A few months from now, you may look back and feel happy, accomplished and proud of how you used the time to create the very outcome you intended in your relationship.

Whatever challenges the recent events are bringing you, having a strong community of amazing women standing for your greatness will help you get through them while also being your best self.


One more thing, if you want to hang out with me and lots of other women who care about having amazing relationships, be sure to click here to join my FREE private Facebook group.

5 thoughts on “How Does Quarantine Affect Your Marriage?”

  1. I’m age 62. I’m in a 10yr relationship with my live-in boyfriend. He is college degree and masters and his retired. We knew each other in college. 10yrs ago we found each other and we were once crazy in love. I have used many of your techniques successfully: self care, being thankful and appreciative with success my boyfriend also age 62. Our problems have been intensified during the stay-at-home orders.

    Problems: Excessive drinking which is a long time problem since the beginning. And poor personal hygiene: He does not wash or brush teeth frequently enough. He is insulted if I ask him to brush his teeth or wash his hair. He prefers that I bathe, feed him, trim his nails etc. I do not want to be his mother. Now he needs another root canal. These infections can be dangerous (since he has hypertension); I never ever comment except that I am not kissing him with an oral infection. Once we had to take him to the ER and have IV antibiotics. The next big problem is that he grows his hair & beard out long for a “homeless person” type of look; and he looks scary esp with the greasy hair. On any public facing web sites, he always posts a nice picture of himself and I complement him on how nice he looks in this pics. However, he grumbles even at my complement. When he does clean up his appearance he returns to his long hair and shabby beard. (note: He was in the Navy for 20 years). Also he wonders why people treat him poorly and he does not deal well with people. He tries to get me to take care of his personal matters since he is poor with people. He frequently complains that he has been treated poorly. He is not close with his two brothers and always had a poor relationship with his mom.

    He is looking to a buy himself a separate home as I own this one 100%. He wants a place in Florida with no neighbors where he does not have to wear clothes. I am inclined to say “goodbye”. Situation = hopeless. We have no shared children and no shared finances. I think about that song with the lyrics… “You have to know when to fold em”.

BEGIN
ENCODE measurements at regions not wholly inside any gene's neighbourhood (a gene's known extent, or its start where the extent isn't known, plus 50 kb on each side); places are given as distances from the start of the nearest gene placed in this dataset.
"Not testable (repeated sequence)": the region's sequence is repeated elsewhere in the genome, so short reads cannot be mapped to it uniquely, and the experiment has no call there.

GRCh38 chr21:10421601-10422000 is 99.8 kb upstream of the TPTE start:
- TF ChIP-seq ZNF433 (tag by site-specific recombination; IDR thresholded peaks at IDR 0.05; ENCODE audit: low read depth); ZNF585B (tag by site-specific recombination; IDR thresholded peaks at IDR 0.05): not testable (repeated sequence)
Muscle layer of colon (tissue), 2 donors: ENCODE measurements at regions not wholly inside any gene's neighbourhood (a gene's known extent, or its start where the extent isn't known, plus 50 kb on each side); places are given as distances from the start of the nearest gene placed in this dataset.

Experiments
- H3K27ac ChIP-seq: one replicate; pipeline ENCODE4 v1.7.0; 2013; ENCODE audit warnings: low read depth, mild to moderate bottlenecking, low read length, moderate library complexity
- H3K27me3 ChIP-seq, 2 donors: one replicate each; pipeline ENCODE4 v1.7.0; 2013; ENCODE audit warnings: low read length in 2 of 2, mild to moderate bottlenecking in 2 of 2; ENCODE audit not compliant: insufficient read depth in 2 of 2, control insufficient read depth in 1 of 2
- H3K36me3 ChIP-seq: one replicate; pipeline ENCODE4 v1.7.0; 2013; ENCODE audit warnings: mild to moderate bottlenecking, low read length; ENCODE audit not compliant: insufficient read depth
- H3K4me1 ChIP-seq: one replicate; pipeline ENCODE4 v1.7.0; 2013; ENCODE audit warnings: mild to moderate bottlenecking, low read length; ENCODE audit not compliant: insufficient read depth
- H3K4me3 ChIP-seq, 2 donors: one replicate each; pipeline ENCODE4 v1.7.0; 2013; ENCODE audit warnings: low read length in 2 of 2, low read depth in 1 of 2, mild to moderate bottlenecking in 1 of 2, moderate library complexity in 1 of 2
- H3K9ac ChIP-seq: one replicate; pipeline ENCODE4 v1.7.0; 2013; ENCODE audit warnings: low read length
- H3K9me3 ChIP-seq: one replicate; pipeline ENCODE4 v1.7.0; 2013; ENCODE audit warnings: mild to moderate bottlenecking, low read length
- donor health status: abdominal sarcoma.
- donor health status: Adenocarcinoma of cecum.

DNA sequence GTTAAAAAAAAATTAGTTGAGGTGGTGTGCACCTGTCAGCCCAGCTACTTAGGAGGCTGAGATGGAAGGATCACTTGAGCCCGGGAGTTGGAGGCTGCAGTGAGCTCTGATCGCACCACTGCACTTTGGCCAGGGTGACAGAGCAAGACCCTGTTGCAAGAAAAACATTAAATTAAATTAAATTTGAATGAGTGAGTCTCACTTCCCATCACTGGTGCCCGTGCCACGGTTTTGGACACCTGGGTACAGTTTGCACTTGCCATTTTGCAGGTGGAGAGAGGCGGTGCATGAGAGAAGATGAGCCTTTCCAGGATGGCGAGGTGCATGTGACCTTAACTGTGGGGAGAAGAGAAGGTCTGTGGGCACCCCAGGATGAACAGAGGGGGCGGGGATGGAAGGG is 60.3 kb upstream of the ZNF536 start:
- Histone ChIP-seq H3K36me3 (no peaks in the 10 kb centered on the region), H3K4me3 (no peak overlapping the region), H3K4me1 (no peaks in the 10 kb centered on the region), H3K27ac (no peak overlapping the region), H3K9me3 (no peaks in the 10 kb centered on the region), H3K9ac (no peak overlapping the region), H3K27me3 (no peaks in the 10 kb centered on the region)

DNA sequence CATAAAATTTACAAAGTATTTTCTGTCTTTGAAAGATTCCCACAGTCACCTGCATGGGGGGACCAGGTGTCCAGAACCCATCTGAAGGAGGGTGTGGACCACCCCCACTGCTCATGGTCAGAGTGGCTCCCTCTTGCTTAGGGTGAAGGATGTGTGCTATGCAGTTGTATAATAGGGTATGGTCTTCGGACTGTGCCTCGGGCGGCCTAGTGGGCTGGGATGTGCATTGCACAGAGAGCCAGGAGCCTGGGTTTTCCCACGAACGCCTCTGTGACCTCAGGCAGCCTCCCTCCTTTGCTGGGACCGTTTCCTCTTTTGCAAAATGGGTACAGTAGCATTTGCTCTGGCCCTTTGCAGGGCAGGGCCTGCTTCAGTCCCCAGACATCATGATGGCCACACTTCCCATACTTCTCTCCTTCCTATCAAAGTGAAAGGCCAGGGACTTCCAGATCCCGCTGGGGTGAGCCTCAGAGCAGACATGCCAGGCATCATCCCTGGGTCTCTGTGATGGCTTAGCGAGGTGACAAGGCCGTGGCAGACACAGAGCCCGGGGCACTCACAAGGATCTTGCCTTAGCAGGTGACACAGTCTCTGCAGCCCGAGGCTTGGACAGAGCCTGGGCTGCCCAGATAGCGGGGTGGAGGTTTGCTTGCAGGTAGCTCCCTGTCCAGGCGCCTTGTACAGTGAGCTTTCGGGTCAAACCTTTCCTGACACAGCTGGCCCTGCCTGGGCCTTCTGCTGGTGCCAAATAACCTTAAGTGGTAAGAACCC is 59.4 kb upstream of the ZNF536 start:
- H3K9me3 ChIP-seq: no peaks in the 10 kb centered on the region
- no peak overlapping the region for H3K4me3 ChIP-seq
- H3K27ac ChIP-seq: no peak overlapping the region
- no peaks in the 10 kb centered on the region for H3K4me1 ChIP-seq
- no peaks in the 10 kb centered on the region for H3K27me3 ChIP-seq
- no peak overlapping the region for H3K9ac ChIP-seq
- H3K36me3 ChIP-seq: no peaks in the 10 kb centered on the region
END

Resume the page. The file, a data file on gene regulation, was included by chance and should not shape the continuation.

2. Hi Laura. My man and I fell in love at 1st sight 8 years ago in our 40’s. He moved out mid Jan and we have sort of kept in contact – he has called me and sends the odd text, still with kisses on. But he won’t come back. Ive tried out all your recommendations.
    I am in shock. Our friends and family are shocked. We have had such a brilliant fun affectionate relationship. I accept our situation now as I am able to write reflectively. We haven’t handled all the challenges very well and have taken it out on each other. I’ve started to take HRT, exercise again, go out to work, buy nice clothes do my hair & make up and I feel completely back to my old self and full of the joys of life. I feel great but I miss my man. After advice I started no contact 2 weeks ago. He hasn’t even tried to contact me. I do trust that this is the right thing to do so that he can reset his feelings for me and attraction levels. I love your recommendations. I had started to say things like: whatever you think, thanking him, apologised for disrespect and asking him for help which received brilliant reactions. Over 3 weeks ago I suggested he come back home and we could self-isolate/co-habitate in the house together as its a big house. Instead of accepting this he just came and collected his mail. We haven’t spoken in 3 weeks but now he has asked if he can come over on Saturday to collect a wardrobe for his sister. He wants to meet his sister & her partner at my house (that he has left) and come into the house and collect things! We are all locked down. I am distraught that he is willing to risk my health and come and collect a wardrobe for his sister! Clearly I am no longer important. I know so little about him: I don’t even know where he lives! I am distraught. How can I get him back. he is the love of my life. What should I do. Please Can you help please?